Informing the IBM Community

AIX tech tip: Userproof your scripts, or else…


Abstract technology background with hexagonal shapes
It must be the techie in me, but I don’t like to make arrangements to meet someone without having a backup plan. What if they don’t make it on time? What if I don’t?

I know what you’re thinking: call their mobile. But do I have their mobile number handy? Will we have coverage? Will my battery be charged?

Perhaps you’re starting to think that I might need some professional help. I mean, how paranoid can this guy get? Well, when it comes to scripting, I’d say very.

Often when you write a script, you’ll say something like: if X is true, do this. But if Y is true, do that. Here’s a simple example:

echo “Do you want to continue? (Enter ‘y’ or ‘n’): “
read answer

if [ “$answer” == “n” ]
    echo “Bye bye.”
elif [ “$answer” == “y” ]
     # script does interesting stuff part 1.
    echo “Running part 1”
# interesting stuff part 2
echo “Running part 2”

This little piece of code asks the user to enter “n”to drop out or “y” if they want to continue. Sounds easy, right? I mean, how hard is it to press the n key or the y key and then press enter?

So basic, that if you wrote the script yourself, you’d probably test it by running it with an n as your answer:

Do you want to continue? (Enter ‘y’ or ‘n’):
Bye bye.
[ Script exits]

And, of course, you’d test it with by answering ‘y’:

Do you want to continue? (Enter ‘y’ or ‘n’):

Running part 1
Running part 2

How basic could you get? Do you want to continue? If the answer is ‘n’, then you’re out of here. Otherwise, you’re on the express train to whatever the script is going to continue doing, and the next exit is…well, who knows?

Answer y or n (or something random)

But what if the user enters an upper case “N”? The answer doesn’t equal “n” (AIX being case-sensitive), so the script will continue. The user may think they’ve said no, and the script continues anyway. The one thing I’ve learnt over the years is that  computers do not have a mind of their own. In fact, they’re ruthlessly obedient.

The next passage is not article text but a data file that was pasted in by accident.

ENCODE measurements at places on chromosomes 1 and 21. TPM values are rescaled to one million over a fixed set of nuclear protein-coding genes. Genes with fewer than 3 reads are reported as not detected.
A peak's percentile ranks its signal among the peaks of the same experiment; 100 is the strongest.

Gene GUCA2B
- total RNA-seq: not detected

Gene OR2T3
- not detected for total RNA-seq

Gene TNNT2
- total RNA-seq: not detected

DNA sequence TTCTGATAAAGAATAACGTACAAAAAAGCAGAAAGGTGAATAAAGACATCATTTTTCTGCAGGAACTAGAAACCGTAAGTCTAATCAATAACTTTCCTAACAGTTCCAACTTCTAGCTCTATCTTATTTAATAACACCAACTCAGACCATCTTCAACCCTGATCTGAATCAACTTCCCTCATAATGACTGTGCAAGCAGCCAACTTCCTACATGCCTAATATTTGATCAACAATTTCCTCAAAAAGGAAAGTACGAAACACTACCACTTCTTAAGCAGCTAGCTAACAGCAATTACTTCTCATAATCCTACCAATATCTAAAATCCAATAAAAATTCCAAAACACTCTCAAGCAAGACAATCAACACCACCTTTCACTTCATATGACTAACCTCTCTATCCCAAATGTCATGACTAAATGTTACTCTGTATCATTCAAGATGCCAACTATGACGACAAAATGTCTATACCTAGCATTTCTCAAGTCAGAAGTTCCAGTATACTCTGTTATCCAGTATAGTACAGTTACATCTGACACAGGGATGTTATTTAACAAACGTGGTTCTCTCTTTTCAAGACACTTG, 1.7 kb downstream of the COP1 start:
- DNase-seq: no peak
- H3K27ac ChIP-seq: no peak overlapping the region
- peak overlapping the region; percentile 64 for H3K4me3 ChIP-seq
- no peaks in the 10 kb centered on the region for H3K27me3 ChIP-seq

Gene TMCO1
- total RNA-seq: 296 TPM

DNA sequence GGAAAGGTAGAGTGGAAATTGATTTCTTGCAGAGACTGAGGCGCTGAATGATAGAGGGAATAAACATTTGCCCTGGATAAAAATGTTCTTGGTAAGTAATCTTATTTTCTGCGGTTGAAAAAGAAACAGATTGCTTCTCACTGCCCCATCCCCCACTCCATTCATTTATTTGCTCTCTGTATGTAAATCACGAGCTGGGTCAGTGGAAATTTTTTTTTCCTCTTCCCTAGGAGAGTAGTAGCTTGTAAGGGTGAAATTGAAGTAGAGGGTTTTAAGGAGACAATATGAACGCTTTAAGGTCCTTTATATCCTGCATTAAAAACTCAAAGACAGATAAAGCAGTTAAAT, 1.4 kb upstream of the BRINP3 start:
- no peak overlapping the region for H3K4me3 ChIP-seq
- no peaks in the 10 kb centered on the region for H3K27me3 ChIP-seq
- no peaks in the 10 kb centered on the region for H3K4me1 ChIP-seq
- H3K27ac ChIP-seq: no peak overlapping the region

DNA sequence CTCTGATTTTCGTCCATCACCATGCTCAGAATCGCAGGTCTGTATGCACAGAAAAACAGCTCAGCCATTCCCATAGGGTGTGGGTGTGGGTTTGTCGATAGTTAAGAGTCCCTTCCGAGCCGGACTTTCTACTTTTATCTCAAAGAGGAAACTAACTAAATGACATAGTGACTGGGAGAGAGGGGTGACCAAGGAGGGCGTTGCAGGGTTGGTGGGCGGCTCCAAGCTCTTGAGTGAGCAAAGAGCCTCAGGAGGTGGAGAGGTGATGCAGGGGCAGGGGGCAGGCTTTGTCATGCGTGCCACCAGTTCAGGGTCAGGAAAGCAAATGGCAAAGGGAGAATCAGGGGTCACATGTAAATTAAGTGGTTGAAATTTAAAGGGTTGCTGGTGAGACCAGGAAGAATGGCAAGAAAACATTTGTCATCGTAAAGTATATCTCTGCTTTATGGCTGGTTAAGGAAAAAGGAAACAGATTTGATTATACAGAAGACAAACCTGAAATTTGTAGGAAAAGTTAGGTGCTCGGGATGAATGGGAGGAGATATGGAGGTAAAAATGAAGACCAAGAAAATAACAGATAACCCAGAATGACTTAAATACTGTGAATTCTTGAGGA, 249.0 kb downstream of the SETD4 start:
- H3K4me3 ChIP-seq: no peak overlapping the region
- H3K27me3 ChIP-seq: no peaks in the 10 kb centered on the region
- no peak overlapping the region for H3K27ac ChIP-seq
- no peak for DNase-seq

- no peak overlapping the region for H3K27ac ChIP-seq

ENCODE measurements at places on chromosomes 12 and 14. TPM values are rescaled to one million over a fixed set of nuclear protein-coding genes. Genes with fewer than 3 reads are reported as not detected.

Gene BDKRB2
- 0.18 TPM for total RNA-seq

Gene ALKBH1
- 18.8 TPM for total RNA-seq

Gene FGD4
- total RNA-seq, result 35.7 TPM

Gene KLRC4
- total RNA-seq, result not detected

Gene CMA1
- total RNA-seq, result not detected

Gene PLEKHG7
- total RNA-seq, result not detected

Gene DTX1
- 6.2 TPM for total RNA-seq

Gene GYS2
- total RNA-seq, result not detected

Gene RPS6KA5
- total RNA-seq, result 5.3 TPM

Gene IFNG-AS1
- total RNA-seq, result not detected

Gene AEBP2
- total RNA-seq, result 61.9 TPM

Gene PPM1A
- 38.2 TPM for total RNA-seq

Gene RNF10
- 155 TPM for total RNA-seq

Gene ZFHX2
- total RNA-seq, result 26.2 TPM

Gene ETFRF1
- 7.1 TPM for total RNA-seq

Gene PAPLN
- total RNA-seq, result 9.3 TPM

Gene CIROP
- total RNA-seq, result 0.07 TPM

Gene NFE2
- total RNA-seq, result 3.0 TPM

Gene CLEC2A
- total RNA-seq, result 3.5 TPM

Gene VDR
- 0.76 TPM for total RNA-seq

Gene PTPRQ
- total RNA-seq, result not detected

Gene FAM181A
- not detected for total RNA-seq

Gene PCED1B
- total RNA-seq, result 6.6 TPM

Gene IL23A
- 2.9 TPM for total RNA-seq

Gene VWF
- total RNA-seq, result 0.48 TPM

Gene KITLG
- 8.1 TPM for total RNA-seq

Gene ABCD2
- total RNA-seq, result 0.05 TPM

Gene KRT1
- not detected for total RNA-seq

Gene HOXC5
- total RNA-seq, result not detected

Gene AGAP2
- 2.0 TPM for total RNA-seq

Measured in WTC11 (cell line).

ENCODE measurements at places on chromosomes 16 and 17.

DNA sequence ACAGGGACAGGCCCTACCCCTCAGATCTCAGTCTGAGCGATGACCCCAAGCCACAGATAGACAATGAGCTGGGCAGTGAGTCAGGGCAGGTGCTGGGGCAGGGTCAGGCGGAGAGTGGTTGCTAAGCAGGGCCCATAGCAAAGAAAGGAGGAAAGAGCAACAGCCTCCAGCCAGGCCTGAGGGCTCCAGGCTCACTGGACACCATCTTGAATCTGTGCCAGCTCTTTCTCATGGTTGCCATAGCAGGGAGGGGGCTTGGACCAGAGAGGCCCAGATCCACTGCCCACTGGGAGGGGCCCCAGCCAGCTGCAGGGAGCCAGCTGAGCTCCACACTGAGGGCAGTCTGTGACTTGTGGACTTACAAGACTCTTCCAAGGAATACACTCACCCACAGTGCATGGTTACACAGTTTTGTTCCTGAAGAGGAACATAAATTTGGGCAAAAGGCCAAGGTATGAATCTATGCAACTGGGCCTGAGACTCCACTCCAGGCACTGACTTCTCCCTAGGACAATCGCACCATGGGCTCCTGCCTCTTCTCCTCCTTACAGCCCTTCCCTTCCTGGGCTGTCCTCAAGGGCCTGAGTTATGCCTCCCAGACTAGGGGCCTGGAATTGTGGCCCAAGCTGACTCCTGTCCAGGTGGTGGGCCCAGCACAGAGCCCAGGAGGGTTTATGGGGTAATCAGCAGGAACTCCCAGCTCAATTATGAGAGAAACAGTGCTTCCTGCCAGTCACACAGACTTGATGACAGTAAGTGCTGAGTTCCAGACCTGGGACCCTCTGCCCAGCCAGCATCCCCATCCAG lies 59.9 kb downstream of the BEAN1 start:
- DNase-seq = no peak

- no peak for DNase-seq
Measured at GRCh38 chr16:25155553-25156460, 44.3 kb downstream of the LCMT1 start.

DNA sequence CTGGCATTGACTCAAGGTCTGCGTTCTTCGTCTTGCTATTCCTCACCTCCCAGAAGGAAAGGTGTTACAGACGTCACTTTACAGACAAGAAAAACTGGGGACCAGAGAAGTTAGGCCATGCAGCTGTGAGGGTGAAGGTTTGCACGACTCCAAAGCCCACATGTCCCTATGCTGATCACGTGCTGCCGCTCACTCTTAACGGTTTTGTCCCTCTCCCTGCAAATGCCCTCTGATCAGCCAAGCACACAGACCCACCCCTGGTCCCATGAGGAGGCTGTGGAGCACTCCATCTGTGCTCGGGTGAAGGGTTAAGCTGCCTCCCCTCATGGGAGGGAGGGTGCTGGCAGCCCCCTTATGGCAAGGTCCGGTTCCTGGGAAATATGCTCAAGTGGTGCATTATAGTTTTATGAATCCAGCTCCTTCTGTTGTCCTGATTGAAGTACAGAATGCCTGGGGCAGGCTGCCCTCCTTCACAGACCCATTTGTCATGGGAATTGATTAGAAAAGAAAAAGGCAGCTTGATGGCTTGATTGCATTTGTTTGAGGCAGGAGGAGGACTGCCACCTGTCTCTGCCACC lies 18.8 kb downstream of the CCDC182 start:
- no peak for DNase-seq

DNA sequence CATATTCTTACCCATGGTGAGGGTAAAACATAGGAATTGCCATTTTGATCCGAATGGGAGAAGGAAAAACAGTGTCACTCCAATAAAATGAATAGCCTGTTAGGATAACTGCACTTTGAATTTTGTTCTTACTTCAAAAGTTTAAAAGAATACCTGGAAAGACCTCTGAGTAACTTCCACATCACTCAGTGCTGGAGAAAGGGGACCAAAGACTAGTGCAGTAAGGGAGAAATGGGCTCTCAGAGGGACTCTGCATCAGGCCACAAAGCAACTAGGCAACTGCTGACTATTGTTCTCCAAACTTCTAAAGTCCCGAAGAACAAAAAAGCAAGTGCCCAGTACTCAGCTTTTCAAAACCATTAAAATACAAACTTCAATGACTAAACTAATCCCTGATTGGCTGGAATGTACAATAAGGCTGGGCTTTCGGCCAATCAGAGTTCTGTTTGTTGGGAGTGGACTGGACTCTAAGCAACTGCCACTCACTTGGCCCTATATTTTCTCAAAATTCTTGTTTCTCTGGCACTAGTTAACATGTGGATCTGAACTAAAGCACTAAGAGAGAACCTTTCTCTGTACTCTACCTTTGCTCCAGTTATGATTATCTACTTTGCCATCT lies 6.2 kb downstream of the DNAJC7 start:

Look at the script example. We give the choice either to answer “y” to continue, and then the script does interesting stuff part 1, followed by part 2.

Now, supposing the user has given a wrong answer to the “continue” question: neither ‘n’ (don’t continue) or ‘y’ (continue).  The script will not do interesting stuff part 1, but it will still go onto part 2.

This is bad. Or at least it may be.

Part 1, for example, may do a backup of some files, and then part 2 removes them. Backup, then remove. And it could all come undone because someone has entered a Y (upper case) instead of y in lower case.

You could waste a lot of time finding out what happened when it could be a simple step to capture the wrong answers.

All you need is a catch-all “else” statement.

elif [ “$answer” == “y” ]
      # script does interesting stuff part 1.
     echo “You should have answered ‘y’ or ‘n’.  Start again.”

Unlike computers, people are not always obedient. So you need to cover for the occasional user who doesn’t read properly, or has fat fingers, or answers ‘y’ with something like:


(u is next to the y on my keyboard)

or anything else.

The moral of the story: whenever you write an “if” statement, always include an “else”. This is just a scripting way of making backup plans when you arrange to meet someone somewhere.

Do it. Or else.

Having worked on IBM systems since 1991, Anthony English has seen how AIX and virtualisation can manage all kinds of business environments. He is a well-recognised author in the IT field and he writes about business systems improvement through his blog at Anthony is based in Sydney, Australia, with his wife and his seven children.

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